The Future Continuous Tense is very often used to talk or to refer about something that will take place at a given point in the future. Let us understand this concept with examples.
Structure of the future continuous tense
Subject along with the auxiliary verb (will), with the auxiliary verb (be) and the main verb.
In the Future Continuous Tense, for negative sentences, we put ‘not’ is between ‘will’ and ‘be’.
For question sentences, we exchange the subject and ‘will’.
Let us understand this with some examples,
|subject||Auxiliary verb||Auxiliary verb||Main verb|
|For positive sentences||I||will||be||playing||At 5 pm|
|You||will||be||Watching||A movie now.|
|For negative sentences||She||will||not||be||Visiting||The hospital|
|For question sentences||Will||you||be||Watching||The movie?|
Sometimes, we use the word ‘shall’ in place of ‘will’, very often in the cases of ‘I’ and ‘We’.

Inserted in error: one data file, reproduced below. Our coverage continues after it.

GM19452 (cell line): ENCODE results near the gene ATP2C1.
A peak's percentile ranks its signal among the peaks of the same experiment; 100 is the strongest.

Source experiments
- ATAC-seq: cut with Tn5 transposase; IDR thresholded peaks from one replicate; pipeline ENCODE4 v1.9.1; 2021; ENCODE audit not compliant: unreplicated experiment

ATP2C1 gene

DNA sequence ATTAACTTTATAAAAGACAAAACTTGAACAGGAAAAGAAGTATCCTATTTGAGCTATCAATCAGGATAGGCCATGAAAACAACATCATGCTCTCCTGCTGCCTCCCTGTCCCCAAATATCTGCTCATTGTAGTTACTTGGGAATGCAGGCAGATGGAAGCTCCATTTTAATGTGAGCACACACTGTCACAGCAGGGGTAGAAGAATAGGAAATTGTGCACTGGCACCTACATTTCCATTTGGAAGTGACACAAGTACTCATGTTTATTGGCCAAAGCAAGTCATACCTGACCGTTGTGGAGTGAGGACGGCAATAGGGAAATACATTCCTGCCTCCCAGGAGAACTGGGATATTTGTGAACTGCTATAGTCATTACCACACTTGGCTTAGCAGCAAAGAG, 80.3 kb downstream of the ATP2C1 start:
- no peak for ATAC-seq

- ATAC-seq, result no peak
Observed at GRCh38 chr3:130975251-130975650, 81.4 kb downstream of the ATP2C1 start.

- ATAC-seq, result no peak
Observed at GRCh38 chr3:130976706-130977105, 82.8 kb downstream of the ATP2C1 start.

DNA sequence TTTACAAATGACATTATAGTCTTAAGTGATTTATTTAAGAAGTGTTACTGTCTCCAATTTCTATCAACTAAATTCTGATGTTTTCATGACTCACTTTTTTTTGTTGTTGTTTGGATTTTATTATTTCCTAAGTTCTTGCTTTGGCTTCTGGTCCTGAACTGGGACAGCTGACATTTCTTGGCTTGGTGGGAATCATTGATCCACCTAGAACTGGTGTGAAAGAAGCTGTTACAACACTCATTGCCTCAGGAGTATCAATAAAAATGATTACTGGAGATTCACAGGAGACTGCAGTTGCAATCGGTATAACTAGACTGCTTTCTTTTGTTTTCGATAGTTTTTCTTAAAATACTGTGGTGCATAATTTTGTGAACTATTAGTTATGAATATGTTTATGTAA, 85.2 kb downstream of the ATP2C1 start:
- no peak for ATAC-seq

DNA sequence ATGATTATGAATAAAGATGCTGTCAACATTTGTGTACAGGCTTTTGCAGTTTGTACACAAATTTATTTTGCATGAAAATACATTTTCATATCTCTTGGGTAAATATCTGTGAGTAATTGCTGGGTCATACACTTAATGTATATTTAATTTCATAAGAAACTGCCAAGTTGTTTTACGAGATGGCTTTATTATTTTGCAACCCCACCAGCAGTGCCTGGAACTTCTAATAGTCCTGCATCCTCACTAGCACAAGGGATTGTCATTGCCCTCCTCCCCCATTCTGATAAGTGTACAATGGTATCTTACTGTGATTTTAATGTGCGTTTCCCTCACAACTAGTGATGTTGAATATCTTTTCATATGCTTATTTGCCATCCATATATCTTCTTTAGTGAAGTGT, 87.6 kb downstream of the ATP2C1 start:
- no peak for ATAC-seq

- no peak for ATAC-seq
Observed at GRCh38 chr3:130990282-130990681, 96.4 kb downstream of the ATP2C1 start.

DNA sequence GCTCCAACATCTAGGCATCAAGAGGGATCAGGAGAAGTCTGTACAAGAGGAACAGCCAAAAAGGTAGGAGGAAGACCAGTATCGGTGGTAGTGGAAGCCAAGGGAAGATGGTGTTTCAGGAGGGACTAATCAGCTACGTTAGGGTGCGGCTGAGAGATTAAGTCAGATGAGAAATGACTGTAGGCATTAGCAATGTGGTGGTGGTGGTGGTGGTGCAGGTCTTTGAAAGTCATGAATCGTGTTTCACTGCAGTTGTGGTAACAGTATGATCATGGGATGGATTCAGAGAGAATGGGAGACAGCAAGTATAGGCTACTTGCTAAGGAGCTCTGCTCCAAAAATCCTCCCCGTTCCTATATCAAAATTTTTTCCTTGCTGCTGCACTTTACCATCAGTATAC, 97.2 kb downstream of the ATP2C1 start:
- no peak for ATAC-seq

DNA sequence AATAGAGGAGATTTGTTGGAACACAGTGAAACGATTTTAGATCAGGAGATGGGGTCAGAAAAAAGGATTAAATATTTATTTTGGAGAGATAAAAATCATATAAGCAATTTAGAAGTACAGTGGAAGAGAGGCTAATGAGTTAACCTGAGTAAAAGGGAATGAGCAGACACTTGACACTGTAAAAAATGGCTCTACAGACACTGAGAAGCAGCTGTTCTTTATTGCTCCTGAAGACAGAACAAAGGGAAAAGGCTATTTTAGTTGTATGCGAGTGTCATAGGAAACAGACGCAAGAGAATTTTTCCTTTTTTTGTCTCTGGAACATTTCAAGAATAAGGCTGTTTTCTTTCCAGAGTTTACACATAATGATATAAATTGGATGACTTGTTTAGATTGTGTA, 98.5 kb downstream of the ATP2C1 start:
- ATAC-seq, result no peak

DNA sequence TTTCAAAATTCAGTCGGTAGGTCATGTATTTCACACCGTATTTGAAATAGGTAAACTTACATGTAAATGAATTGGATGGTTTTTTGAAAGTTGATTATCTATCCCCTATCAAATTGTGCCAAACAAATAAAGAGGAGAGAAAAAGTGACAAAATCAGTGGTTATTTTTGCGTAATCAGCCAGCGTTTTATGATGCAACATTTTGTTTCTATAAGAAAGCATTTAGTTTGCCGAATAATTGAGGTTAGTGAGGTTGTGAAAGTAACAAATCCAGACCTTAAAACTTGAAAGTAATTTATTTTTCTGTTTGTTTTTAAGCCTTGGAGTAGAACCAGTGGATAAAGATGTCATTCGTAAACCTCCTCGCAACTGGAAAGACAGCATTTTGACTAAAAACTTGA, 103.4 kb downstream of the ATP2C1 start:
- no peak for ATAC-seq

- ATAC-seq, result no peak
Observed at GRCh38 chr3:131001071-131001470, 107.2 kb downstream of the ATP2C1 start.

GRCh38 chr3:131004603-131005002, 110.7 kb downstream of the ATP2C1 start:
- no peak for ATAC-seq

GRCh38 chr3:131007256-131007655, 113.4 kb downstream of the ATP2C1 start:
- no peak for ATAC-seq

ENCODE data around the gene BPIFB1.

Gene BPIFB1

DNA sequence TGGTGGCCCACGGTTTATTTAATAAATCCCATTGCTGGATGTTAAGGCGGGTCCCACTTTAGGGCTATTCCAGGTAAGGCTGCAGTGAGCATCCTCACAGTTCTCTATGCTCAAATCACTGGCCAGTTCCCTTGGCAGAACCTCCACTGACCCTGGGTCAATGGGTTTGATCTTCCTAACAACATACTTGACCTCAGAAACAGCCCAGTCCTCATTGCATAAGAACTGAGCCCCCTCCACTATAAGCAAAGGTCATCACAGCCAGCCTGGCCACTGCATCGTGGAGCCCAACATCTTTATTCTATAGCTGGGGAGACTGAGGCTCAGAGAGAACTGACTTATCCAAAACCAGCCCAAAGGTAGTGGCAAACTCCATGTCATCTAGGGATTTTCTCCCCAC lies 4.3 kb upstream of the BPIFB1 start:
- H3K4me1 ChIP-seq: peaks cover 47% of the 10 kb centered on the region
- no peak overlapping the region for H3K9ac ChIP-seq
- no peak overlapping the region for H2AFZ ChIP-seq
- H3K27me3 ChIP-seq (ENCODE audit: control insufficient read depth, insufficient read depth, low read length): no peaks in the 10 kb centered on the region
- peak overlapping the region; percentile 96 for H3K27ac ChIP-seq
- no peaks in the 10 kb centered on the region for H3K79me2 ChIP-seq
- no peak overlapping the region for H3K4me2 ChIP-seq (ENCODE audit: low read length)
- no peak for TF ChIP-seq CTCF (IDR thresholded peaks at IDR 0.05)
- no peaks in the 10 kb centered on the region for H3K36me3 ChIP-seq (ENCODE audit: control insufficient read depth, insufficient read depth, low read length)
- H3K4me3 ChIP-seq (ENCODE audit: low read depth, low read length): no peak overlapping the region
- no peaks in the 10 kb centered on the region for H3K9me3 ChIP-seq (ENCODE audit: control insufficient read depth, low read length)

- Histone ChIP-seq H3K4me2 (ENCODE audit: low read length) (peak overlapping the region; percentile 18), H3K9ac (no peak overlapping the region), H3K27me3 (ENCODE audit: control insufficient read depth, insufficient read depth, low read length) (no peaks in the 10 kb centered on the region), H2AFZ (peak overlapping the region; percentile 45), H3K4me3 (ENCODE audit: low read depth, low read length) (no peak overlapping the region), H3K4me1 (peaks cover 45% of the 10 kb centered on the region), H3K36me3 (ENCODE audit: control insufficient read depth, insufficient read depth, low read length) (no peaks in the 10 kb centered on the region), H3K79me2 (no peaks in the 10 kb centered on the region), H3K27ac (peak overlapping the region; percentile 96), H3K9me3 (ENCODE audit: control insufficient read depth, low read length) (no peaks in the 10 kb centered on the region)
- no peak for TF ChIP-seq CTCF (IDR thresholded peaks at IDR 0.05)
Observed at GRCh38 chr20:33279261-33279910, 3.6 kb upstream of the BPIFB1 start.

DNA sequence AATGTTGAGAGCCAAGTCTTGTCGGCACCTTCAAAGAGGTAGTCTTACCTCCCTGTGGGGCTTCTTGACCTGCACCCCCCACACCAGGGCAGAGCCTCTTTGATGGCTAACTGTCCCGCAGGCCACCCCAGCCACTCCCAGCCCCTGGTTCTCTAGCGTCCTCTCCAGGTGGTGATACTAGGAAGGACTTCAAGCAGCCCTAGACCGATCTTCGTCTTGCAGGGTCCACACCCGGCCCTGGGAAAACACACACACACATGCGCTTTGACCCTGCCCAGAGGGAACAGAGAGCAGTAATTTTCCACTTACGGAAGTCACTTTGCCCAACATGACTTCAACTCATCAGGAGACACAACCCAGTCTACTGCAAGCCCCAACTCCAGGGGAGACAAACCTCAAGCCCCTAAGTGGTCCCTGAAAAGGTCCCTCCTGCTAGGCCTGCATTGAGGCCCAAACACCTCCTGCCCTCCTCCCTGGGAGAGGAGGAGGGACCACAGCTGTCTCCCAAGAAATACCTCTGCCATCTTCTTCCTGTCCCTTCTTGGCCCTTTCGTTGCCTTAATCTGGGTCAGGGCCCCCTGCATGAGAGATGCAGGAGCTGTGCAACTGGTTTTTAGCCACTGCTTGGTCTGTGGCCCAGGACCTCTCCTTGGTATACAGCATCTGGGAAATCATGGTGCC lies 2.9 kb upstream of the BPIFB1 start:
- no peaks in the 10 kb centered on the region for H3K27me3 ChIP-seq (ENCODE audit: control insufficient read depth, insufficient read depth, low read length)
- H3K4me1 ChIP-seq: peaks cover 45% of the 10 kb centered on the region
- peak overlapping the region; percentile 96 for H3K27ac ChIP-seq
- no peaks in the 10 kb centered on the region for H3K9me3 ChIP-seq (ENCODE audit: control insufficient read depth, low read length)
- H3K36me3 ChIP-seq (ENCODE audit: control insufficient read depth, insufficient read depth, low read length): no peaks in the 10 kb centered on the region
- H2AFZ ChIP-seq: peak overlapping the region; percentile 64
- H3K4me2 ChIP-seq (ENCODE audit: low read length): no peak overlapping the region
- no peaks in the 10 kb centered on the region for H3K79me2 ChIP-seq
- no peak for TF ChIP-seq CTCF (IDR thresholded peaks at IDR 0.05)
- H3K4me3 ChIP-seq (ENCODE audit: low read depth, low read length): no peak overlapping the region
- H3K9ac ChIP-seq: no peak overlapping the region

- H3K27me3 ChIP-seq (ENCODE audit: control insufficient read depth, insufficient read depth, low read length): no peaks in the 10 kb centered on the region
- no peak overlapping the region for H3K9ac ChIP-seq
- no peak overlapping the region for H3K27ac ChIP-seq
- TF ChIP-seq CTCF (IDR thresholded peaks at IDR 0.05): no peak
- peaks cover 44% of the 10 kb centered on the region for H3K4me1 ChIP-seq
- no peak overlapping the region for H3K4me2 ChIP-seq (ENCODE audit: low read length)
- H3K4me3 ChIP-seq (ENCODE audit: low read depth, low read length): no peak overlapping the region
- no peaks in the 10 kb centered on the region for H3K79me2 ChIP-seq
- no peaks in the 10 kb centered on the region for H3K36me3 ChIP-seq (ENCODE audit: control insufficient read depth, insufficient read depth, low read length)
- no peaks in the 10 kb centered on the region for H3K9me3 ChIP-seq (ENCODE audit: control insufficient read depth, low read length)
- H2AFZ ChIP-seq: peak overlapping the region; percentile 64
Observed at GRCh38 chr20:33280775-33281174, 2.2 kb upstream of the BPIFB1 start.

When we use the Future Continuous Tense while speaking, mostly we contract the subject and ‘Will’:
In case of negative sentences, we can combine the word ‘won’t’, something like this:
|I will not||I won’t|
|She will not||She won’t|
|He will not||He won’t|
|They will not||They won’t|
|We will not||We won’t|
Usually, we use the future continuous tense to express action at a defined moment in the future. The action will start before that moment but it will not end at that moment.
- I will begin my assignment at 4pm and stop it at 6pm.
- I will be reading a book at 10am tomorrow.
- We won’t be going to the shop at 8pm tonight.
- We will have snacks when the show starts.